Want to Print Your Own Photos? Here Are Some Helpful Tips

The digital age has pushed some of us away from printing our photos, but at the same time, better technology and cheaper prices has made it more possible than ever to make your own high-quality prints at home. This helpful video will give you some tips to help and mistakes to avoid in the process.

Coming to you from Nigel Danson, this great video talks about the process of printing your photos and what it takes to get it just right. Highly capable photo printers are now available to the average consumer, and with a bit of careful work, it's more than possible to produce your own prints. I personally think it's a very rewarding process to turn the string of ones and zeros on your screen into a tactile representation of what your camera captured, and of course, the further benefit is that you can then hang it on display in your home, gallery, wherever. As Danson mentions, it's of crucial importance to take some time to get your monitor calibration and printer profiles just right, as you surely don't want to waste expensive ink and paper reprinting things because they don't match what you see on your screen. Check out the video above for more helpful tips. 

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7 Comments

I use an Epson P-600 for my prints. With the advanced black and white settings it does a really good settings. Up till now all I have used are Epson papers. My favorite is Epson Ultra Premium Luster

I’ve been using the Canon Pro Lustre paper which I’ve been happy with but after watching your video I’m interested in branching out to new papers. Another useful suggestion was checking the brightness of my monitor. Thank you!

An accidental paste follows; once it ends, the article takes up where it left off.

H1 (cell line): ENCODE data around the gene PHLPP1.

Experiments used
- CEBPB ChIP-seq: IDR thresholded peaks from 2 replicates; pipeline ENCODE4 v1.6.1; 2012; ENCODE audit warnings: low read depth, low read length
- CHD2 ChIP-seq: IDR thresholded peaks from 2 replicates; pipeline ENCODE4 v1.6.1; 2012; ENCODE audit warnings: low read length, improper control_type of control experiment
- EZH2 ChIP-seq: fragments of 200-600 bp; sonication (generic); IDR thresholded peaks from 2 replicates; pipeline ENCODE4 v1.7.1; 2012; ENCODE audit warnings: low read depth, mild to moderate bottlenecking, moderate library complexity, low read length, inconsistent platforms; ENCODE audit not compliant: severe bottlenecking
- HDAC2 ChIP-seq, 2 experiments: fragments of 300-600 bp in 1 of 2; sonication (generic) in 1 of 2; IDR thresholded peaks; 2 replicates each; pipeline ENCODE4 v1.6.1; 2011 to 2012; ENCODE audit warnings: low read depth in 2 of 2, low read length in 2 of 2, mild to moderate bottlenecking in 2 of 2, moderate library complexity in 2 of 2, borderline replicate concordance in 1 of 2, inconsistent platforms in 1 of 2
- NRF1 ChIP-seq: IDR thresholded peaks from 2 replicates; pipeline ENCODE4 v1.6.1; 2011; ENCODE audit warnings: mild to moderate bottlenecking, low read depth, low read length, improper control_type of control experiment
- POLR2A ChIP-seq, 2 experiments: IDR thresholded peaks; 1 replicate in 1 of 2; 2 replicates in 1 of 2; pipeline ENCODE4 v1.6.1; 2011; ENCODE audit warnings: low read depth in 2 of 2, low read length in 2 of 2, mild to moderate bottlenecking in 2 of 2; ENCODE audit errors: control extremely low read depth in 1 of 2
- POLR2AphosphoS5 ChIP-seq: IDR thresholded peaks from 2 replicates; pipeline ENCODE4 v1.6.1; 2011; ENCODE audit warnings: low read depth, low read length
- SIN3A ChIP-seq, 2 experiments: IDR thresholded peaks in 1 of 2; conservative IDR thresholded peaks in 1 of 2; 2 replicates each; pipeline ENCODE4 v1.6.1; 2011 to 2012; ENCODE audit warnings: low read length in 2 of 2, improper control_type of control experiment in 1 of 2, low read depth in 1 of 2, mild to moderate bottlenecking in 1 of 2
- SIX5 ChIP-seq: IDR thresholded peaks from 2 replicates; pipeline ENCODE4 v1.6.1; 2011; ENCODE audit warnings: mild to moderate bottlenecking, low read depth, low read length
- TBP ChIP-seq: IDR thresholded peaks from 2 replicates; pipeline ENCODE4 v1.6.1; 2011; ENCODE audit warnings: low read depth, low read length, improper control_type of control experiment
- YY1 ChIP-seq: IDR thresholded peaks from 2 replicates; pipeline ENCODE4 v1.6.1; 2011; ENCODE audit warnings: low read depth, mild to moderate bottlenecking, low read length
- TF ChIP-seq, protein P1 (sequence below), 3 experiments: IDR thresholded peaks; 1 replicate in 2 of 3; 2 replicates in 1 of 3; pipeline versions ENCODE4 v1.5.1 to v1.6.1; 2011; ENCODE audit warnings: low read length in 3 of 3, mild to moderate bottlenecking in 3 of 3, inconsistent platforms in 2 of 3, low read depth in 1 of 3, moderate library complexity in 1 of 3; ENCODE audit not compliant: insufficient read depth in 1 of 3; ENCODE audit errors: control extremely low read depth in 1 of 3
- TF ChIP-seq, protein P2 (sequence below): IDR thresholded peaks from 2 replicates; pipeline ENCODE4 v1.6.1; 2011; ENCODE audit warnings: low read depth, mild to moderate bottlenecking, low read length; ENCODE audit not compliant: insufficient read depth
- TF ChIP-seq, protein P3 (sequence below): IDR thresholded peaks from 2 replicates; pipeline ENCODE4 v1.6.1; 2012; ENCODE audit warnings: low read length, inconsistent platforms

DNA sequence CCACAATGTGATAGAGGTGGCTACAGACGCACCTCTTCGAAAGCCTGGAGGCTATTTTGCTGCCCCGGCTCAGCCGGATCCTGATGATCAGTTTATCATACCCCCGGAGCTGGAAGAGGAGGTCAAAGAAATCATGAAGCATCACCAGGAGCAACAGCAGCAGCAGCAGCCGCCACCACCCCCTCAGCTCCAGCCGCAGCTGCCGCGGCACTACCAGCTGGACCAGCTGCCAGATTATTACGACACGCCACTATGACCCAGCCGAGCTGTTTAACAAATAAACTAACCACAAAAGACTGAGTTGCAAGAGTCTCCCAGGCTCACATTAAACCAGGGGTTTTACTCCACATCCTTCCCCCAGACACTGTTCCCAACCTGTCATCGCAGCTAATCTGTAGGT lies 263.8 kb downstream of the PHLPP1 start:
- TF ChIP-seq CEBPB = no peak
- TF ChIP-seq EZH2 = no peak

With latest generation printers using there paper and profiles should give a good result. I actually print on Epson luster to get a reference besides my screen, towards any custom paper with custom profile. So with factory paper you should not need to cope with calibration of paper.

A calibrated screen is a must if you want to have a representation of what really comes out. I doubt a iMac is a proper choice if you want to manage color tones good, an Eizo monitor or similar that shows 100% Adobe RGB is a better choice.

To me both printing and calibrating paper with low light in the room gave problems.
A bright daylight type of light source on the prints but not the whole room works best.
This was giving me a lot of frustration in the beginning.

I have used both Datacolor and Xrite, and to me Xrite i1studio gives good result. Just when calibrating have good daylight type of light in the area where you read in the paper as you calibrate.

Hahnemuhle Photo Rag Smooth Surface. Makes for beautiful prints.

Katrina Couch's picture

I am relatively new to printing and have only used Epson glossy paper but have had very little luck making the prints come out looking great, and now I know why. I wasn’t aware of all the different types of paper you can use besides gloss or semi gloss. I’m really looking forward to experimenting! Thanks for the great tips!

nigel danson's picture

Brilliant! Good luck with trying new papers 👍👍👍

I use Canon Pro Luster as my main paper on a Canon Pro 100. I also use a ViewSonic VP2468 monitor that I calibrate with ClorMunki. At this time I'm happy with the results, but will look into the FotoSpeed paper you suggested.